Russia can Reach LNG Target

Russia still can reach its ambitious LNG expansion target despite the shift of focus to domestic technology, Novatek CEO Leonid Mikhelson said Friday.
The importance of LNG expansion intensifies with Russian piped gas exports to the EU facing a sharp reduction in the long term, Mikhelson told a briefing on the sidelines of the St. Petersburg International Economic Forum.
The EU plans to phase out Russian gas imports by 2027, in response to the Kremlin’s invasion of Ukraine in late February.
Ambitious Plans
Russia is keeping plans to export 120 million-140 million tons per year by 2035, Deputy Energy Minister Pavel Sorokin told the same forum. He admitted there could be some project delays, but said it was important that delays are not longer than one or two years. Last year, Russia produced around 30 million tons.
Russia can and must gain a 20% share of the global LNG market, Mikhelson agreed.
The target looks increasingly overambitious after the EU sanctions in April banned export and transit of key liquefaction equipment to Russian LNG projects.
Window of Opportunity
Russia needs to keep making LNG investment decisions despite the current geopolitical turmoil, according to Mikhelson.
The current high prices on the LNG market could result in an increased number of new LNG projects around the world, meaning that Russia risks missing the window of opportunity if it stops doing its own projects.
Domestic Technology
To keep LNG expansion on track, Russia needs to accelerate the development of domestic technology and equipment, including through bigger state support, Mikhelson said.
Russia doesn’t have a working domestic liquefaction technology for large LNG trains, but Novatek believes it can scale up its own Arctic Cascade technology, which now operates at the medium-sized 900,000 ton/yr Train 4 of its flagship Yamal LNG plant.
Novatek may take a final investment decision next year on an Arctic Cascade-based plant, which will have two trains with capacity of 2.5 million tons/yr each, Mikhelson said. Later, Novatek might scale the technology up further to a 6 million-7 million ton/yr one-train capacity, he added.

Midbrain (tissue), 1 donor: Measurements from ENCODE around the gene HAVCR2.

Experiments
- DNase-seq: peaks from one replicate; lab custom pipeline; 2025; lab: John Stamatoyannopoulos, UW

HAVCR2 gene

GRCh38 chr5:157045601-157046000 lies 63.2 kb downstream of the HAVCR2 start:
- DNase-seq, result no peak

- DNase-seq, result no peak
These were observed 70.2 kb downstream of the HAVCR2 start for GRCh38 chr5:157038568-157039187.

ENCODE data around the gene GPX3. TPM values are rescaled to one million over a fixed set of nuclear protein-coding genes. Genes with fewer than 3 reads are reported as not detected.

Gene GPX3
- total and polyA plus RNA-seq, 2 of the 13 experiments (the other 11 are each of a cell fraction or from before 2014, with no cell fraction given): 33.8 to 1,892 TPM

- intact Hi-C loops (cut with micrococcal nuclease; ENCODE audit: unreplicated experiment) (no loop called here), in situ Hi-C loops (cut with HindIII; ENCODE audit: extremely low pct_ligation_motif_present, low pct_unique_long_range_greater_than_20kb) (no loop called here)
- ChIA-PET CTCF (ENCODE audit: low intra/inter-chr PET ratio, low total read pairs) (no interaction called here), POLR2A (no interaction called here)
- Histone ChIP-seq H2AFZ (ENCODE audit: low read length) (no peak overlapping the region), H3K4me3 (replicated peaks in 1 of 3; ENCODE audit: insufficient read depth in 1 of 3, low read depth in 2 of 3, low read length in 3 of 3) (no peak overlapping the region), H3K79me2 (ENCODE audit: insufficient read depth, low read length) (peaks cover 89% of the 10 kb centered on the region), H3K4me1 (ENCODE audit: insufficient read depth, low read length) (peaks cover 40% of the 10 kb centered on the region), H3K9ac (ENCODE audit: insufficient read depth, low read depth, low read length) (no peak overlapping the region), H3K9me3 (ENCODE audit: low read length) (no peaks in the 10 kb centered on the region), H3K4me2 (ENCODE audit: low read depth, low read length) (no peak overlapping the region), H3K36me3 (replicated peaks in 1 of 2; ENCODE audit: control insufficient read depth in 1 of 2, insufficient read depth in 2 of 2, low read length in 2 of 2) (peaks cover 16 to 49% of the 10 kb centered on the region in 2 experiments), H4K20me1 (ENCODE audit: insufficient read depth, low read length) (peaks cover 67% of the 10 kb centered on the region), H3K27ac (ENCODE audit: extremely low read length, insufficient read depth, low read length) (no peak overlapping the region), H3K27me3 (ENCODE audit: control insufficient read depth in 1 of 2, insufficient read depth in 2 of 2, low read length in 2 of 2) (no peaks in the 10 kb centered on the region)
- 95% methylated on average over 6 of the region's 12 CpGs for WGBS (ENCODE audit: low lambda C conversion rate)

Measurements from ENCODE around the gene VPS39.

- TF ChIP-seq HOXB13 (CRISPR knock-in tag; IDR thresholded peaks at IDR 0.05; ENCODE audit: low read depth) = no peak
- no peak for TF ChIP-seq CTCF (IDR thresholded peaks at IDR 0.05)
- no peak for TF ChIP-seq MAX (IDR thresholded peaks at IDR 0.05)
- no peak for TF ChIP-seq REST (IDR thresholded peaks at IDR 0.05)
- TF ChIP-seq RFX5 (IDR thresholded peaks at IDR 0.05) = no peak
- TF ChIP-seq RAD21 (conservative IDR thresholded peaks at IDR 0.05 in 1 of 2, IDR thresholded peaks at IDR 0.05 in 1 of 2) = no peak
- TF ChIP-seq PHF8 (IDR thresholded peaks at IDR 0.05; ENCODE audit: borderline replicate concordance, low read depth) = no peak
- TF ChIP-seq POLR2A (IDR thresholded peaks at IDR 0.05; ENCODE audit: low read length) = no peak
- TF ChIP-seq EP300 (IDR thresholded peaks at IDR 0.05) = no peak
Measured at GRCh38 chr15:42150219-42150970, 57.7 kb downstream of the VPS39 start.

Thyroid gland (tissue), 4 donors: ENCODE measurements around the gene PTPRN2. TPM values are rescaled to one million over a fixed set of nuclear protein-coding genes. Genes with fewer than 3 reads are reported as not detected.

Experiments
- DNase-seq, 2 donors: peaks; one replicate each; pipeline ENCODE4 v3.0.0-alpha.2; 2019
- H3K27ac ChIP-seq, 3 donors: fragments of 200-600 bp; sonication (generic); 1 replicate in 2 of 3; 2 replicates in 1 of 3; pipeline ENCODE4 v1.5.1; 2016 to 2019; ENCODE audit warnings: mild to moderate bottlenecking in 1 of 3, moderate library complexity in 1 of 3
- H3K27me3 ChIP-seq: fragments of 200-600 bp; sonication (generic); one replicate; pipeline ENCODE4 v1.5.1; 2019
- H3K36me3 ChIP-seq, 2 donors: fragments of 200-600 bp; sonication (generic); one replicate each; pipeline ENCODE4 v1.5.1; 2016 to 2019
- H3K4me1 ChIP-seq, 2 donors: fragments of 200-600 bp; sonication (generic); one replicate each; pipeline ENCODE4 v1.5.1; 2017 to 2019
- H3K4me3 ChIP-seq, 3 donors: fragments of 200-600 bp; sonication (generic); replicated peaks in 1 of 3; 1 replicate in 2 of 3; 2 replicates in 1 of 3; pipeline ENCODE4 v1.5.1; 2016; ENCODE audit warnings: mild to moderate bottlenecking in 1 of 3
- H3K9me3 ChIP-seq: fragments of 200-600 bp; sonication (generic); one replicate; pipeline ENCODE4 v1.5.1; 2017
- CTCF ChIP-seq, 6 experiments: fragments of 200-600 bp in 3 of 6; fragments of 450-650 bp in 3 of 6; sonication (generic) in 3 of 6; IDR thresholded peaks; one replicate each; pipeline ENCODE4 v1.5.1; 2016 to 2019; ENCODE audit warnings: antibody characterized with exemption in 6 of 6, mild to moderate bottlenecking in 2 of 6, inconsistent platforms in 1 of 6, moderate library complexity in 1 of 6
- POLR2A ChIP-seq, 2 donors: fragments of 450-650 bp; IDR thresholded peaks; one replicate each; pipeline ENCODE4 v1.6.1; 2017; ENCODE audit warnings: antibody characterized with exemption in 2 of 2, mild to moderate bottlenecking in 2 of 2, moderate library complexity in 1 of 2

Arctic LNG 2
The proposed plant will be Novatek’s third project in the Arctic after Yamal LNG and Arctic LNG 2, which is now under construction.
The 19.8 million ton/yr Arctic LNG 2 faces difficulties due to international sanctions against Russia and the withdrawal of foreign investors, lenders and technology partners.
Key European contractors TechnipFMC and Saipem are reportedly poised to pull out of their engineering, procurement and construction roles in Arctic LNG 2.
Business daily Kommersant reported this week that Baker Hughes is also withdrawing from Arctic LNG 2 as well as from both operational large plants — Yamal LNG and Gazprom’s Sakhalin-2. Novatek did not comment.
Mikhelson said the first Arctic LNG 2 train is on track to be launched in 2023, although Novatek’s presentation shared at the forum had a more cautious timeline — 2023-24. A full ramp-up of the three-train plant is expected in 2026, the presentation said, although Novatek previously planned to launch the third train in 2025.
Tankers Problem
A contract for construction of three Arc7 ice-class tankers has been canceled by South Korean shipyard Daewoo Shipbuilding and Marine Engineering (DSME), but Mikhelson says the problem is now being solved.
DSME canceled the contract because of the sanctions imposed on Russian shipping company Sovcomflot, which ordered the tankers for future use within the Arctic LNG 2 project. The contract will be handed to another company, Mikhelson said, declining to name the company.
Japan’s Mitsui OSK Lines has a similar contract with DSME for three Arc7 tankers for Arctic LNG 2.
Another 15 Arc7 tankers for the project have been ordered at Russia’s Zvezda shipyard.

About Parvin Faghfouri Azar

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